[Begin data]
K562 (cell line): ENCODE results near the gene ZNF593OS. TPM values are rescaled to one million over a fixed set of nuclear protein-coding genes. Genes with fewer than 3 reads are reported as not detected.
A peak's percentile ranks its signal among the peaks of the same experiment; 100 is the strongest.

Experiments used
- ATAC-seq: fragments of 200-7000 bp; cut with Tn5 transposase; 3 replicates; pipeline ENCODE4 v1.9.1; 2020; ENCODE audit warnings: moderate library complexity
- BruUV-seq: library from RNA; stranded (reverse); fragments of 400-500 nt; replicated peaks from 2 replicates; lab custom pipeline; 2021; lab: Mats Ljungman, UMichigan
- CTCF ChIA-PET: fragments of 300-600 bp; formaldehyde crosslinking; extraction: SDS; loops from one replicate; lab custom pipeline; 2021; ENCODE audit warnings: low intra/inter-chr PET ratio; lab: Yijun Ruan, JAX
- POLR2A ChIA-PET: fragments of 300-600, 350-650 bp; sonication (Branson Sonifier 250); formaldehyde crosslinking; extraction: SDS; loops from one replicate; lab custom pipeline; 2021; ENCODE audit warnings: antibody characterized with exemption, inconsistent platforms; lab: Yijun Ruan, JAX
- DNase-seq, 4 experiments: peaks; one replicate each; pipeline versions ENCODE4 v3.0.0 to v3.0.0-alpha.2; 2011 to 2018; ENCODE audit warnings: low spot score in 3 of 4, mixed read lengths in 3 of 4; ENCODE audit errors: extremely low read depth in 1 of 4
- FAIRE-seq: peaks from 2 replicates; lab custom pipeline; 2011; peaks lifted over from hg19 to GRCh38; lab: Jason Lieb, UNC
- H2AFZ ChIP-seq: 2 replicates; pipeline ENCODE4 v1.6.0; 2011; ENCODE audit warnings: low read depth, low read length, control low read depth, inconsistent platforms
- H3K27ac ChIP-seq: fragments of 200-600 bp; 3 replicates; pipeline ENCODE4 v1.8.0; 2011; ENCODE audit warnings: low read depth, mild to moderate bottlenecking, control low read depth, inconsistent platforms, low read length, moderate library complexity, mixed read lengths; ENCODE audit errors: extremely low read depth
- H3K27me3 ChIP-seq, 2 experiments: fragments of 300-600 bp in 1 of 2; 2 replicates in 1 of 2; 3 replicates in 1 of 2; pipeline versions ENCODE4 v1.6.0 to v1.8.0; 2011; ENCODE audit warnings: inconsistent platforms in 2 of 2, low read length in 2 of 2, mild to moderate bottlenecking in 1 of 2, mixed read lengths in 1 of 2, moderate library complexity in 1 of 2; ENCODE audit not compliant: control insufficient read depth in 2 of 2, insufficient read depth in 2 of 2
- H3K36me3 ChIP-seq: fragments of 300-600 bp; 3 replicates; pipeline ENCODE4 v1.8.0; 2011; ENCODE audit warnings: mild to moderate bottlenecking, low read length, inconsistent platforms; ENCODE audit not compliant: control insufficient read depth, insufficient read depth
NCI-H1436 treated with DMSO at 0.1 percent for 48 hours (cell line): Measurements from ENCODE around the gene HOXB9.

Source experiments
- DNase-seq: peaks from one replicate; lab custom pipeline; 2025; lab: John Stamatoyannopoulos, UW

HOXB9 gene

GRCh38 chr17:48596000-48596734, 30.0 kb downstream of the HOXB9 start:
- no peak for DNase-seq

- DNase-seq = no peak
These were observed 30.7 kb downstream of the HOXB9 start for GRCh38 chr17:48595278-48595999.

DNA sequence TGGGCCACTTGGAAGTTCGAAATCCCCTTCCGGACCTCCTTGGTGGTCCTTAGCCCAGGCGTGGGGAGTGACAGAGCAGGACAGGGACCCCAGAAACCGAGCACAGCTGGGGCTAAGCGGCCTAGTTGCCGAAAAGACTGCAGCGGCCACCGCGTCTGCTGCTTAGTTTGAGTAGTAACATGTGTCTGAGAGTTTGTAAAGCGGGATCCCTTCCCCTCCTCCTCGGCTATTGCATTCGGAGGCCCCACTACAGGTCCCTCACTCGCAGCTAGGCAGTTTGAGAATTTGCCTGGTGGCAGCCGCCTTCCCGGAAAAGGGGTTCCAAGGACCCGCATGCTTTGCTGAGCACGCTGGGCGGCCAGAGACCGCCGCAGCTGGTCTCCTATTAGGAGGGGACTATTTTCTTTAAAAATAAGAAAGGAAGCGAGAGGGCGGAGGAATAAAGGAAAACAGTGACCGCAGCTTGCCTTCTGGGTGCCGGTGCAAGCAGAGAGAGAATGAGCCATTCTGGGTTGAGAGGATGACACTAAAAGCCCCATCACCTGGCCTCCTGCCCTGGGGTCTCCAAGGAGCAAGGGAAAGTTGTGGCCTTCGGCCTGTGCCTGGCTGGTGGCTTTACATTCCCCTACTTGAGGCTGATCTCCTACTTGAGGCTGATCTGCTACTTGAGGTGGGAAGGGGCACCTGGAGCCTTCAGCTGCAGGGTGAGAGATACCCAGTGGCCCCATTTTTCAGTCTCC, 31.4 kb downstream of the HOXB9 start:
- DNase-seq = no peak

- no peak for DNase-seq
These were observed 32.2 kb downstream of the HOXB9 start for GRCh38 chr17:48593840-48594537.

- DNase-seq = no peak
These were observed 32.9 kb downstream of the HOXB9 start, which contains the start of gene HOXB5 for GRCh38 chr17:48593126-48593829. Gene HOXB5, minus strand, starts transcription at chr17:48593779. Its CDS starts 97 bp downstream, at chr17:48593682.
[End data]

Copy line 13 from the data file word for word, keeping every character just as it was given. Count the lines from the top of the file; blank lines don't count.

- H3K36me3 ChIP-seq: fragments of 300-600 bp; 3 replicates; pipeline ENCODE4 v1.8.0; 2011; ENCODE audit warnings: mild to moderate bottlenecking, low read length, inconsistent platforms; ENCODE audit not compliant: control insufficient read depth, insufficient read depth